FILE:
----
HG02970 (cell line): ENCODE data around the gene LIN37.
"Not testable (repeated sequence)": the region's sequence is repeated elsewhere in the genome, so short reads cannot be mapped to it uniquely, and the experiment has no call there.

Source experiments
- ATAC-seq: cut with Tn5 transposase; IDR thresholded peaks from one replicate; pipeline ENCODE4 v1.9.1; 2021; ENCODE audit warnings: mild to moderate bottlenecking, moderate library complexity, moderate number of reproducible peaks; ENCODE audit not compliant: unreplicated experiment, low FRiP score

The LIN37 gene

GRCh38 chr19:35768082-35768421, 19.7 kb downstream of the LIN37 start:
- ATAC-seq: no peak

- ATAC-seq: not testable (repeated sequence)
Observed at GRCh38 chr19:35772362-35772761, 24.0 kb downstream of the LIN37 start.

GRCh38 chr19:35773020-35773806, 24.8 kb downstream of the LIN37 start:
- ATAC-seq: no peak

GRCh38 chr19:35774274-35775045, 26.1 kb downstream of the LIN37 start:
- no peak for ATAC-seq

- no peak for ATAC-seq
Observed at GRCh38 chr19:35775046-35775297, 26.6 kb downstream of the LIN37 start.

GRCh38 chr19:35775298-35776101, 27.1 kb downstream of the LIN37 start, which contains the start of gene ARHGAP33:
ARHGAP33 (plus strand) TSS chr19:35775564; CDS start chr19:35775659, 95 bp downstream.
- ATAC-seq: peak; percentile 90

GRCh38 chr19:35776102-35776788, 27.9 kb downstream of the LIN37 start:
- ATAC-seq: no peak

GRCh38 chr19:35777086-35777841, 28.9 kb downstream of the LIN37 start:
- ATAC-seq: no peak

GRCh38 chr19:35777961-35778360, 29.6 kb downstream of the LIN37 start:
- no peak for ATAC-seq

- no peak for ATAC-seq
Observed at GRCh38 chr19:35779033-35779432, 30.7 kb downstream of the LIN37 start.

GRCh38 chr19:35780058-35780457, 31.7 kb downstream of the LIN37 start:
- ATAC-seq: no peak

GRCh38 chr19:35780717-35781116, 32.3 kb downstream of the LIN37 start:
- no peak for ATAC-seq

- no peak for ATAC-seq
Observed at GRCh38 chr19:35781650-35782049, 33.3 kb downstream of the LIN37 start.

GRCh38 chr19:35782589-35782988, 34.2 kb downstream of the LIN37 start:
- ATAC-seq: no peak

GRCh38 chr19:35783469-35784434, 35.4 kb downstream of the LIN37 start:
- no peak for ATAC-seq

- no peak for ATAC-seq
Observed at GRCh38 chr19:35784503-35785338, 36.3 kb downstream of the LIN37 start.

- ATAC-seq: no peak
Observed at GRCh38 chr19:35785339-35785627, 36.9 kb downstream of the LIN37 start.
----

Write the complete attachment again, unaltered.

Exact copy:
HG02970 (cell line): ENCODE data around the gene LIN37.
"Not testable (repeated sequence)": the region's sequence is repeated elsewhere in the genome, so short reads cannot be mapped to it uniquely, and the experiment has no call there.

Source experiments
- ATAC-seq: cut with Tn5 transposase; IDR thresholded peaks from one replicate; pipeline ENCODE4 v1.9.1; 2021; ENCODE audit warnings: mild to moderate bottlenecking, moderate library complexity, moderate number of reproducible peaks; ENCODE audit not compliant: unreplicated experiment, low FRiP score

The LIN37 gene

GRCh38 chr19:35768082-35768421, 19.7 kb downstream of the LIN37 start:
- ATAC-seq: no peak

- ATAC-seq: not testable (repeated sequence)
Observed at GRCh38 chr19:35772362-35772761, 24.0 kb downstream of the LIN37 start.

GRCh38 chr19:35773020-35773806, 24.8 kb downstream of the LIN37 start:
- ATAC-seq: no peak

GRCh38 chr19:35774274-35775045, 26.1 kb downstream of the LIN37 start:
- no peak for ATAC-seq

- no peak for ATAC-seq
Observed at GRCh38 chr19:35775046-35775297, 26.6 kb downstream of the LIN37 start.

GRCh38 chr19:35775298-35776101, 27.1 kb downstream of the LIN37 start, which contains the start of gene ARHGAP33:
ARHGAP33 (plus strand) TSS chr19:35775564; CDS start chr19:35775659, 95 bp downstream.
- ATAC-seq: peak; percentile 90

GRCh38 chr19:35776102-35776788, 27.9 kb downstream of the LIN37 start:
- ATAC-seq: no peak

GRCh38 chr19:35777086-35777841, 28.9 kb downstream of the LIN37 start:
- ATAC-seq: no peak

GRCh38 chr19:35777961-35778360, 29.6 kb downstream of the LIN37 start:
- no peak for ATAC-seq

- no peak for ATAC-seq
Observed at GRCh38 chr19:35779033-35779432, 30.7 kb downstream of the LIN37 start.

GRCh38 chr19:35780058-35780457, 31.7 kb downstream of the LIN37 start:
- ATAC-seq: no peak

GRCh38 chr19:35780717-35781116, 32.3 kb downstream of the LIN37 start:
- no peak for ATAC-seq

- no peak for ATAC-seq
Observed at GRCh38 chr19:35781650-35782049, 33.3 kb downstream of the LIN37 start.

GRCh38 chr19:35782589-35782988, 34.2 kb downstream of the LIN37 start:
- ATAC-seq: no peak

GRCh38 chr19:35783469-35784434, 35.4 kb downstream of the LIN37 start:
- no peak for ATAC-seq

- no peak for ATAC-seq
Observed at GRCh38 chr19:35784503-35785338, 36.3 kb downstream of the LIN37 start.

- ATAC-seq: no peak
Observed at GRCh38 chr19:35785339-35785627, 36.9 kb downstream of the LIN37 start.